This week I am continuing my review of the fundamentals of deeds of variation and, in particular, the taxation aspects. In the Budget, the Chancellor announced a review into their use for tax purposes. However, the rules currently stand as such. Since 1 August 2002 a legal variation has been automatically treated as a disposition by the deceased for capital gains tax and/or inheritance tax purposes if it contains an election (referred to as a “statement”) specifying it is to have that effect. A further election to HMRC is not necessary.
Before 1 August 2002 it was necessary to make an election to the Capital Taxes office or local inspector of taxes within six months after execution of the instrument in order for the legal variation to be effective for tax purposes. The mere submission of the document of variation was not sufficient.
Now, notification to HMRC is required only if additional tax is payable as a result of the variation: for example, where a widow makes a variation above the IHT nil-rate band in favour of a non-exempt person.
The effect of a CGT election is to pass the base cost at the date of death to the new beneficiary. If an election is not made, the deed of variation will be treated as a disposal for CGT purposes by the person giving up their right to property.
Generally for CGT purposes there is an exemption on death and an uplift in the base cost to the market value. Accordingly, it may not always be appropriate to elect for both taxes (and it may even be negligent to do so). It may be advantageous to elect for IHT but not for CGT in the following situations:
- There are assets with losses
- The CGT annual exemption is available
- Non-UK residents are involved
- Where trustees own property that has been the principal private residence of a beneficiary under the terms of a settlement and the property has risen in value since death. If the value has fallen a CGT election should be made, as this will establish a higher base value at death.
It should be remembered that for income tax purposes and for the subsequent CGT treatment of any settlement, it is the person making the variation (and not the deceased) who will be treated as the settlor. This was confirmed in the House of Lords decision in the case of Marshall v Kerr (1994) and, following the Finance Act 2006, embodied in the CGT legislation.
For income tax purposes, this provision is particularly important where, as a result of a rearrangement, a minor child (who is not married or in a civil partnership) of the settlor becomes a beneficiary. In this case, if trust income exceeds £100 gross in a tax year, all income from the settlement thus created will be treated as that of the settlor under section 629 ITTOIA 2005, whether paid to or for the benefit of the child, or accumulated (post-8 March 1999 settlements). For pre-9 March 1999 settlements, assessment on the settlor only applies to the extent income is paid to or for the benefit of the child. This is where the disadvantage of rearrangements after death by deed of variation, as opposed to an appointment being made under a discretionary will trust, becomes apparent.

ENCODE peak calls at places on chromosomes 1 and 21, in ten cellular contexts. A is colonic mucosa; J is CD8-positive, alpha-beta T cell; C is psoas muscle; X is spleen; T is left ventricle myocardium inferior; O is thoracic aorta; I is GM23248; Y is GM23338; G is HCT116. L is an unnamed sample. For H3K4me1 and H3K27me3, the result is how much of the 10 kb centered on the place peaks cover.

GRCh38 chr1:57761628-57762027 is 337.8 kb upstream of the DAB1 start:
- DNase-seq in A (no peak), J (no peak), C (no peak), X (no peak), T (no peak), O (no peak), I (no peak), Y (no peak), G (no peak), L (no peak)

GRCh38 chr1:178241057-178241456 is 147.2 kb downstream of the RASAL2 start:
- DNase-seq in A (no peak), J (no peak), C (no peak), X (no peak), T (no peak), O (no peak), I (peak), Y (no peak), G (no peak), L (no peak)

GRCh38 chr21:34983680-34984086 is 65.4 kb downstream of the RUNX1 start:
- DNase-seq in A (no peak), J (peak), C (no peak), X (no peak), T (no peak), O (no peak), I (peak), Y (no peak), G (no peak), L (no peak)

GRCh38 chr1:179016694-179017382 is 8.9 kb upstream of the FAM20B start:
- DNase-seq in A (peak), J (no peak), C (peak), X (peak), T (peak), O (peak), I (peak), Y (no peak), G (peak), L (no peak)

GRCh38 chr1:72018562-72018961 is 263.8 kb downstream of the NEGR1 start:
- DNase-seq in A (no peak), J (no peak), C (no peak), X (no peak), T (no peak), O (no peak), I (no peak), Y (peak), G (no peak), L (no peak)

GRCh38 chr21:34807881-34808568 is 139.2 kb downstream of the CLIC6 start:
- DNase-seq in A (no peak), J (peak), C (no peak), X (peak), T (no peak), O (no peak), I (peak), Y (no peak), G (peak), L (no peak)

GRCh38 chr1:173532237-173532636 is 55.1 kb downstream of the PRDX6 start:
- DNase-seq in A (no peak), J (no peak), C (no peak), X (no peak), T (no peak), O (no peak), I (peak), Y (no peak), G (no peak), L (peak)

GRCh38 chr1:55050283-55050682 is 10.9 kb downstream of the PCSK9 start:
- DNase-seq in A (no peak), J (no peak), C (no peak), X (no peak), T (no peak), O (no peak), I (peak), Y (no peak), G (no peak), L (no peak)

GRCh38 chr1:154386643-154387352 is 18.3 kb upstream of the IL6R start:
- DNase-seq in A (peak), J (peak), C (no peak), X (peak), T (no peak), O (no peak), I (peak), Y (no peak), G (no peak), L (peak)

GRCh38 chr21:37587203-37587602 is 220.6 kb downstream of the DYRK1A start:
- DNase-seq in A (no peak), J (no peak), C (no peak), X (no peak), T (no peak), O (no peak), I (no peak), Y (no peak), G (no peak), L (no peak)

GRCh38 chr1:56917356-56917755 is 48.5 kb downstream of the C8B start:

For CGT purposes it is only the original redirection (i.e. the gift by the original will beneficiary) that will be treated as having been made by the deceased. For future purposes, any subsequent CGT will be applied in accordance with the normal rules. This means, if the redirection is to a discretionary trust, future gains will be taxed on the trustees. This rule was of more significance before April 2008, where the settlor would have been taxed on the gains of a settlor-interested trust. This would have been the case where the original beneficiary created a discretionary trust under which they remained a beneficiary. As these provisions no longer apply, this is of less relevance.
It used to be thought the above-mentioned provisions in respect of income tax could provide an additional advantage where redirection was in favour of a charity. Here, the gift to charity made under a deed of variation would, for IHT purposes, be treated as made by the deceased, thereby providing full exemption from IHT, while for income tax purposes it would be the original beneficiary under the will who would be treated as making the gift. The argument was the original beneficiary was entitled to income tax relief under the provisions in respect of gift aid (allowing for tax relief in respect of certain gifts to charities). However, in the case of Harris v HMRC (2010) such relief was denied.
When stamp duty applied to documents, which was until 1 December 2003, both a deed of variation and a disclaimer by a deed used to be exempt from stamp duty provided such a deed was certified to the effect the instrument fell within category M in the Schedule to the Stamp Duty (Exempt Instruments) Regulations 1987.
Currently, a variation must contain a stamp duty certificate only if the instrument of variation alters the destination of stocks, shares or marketable securities. The relevant category for deeds of variation remains as above.
When a variation deals with assets subject to stamp duty land tax such a transaction is exempt from the tax.
Tony Wickenden is joint managing director of Technical Connection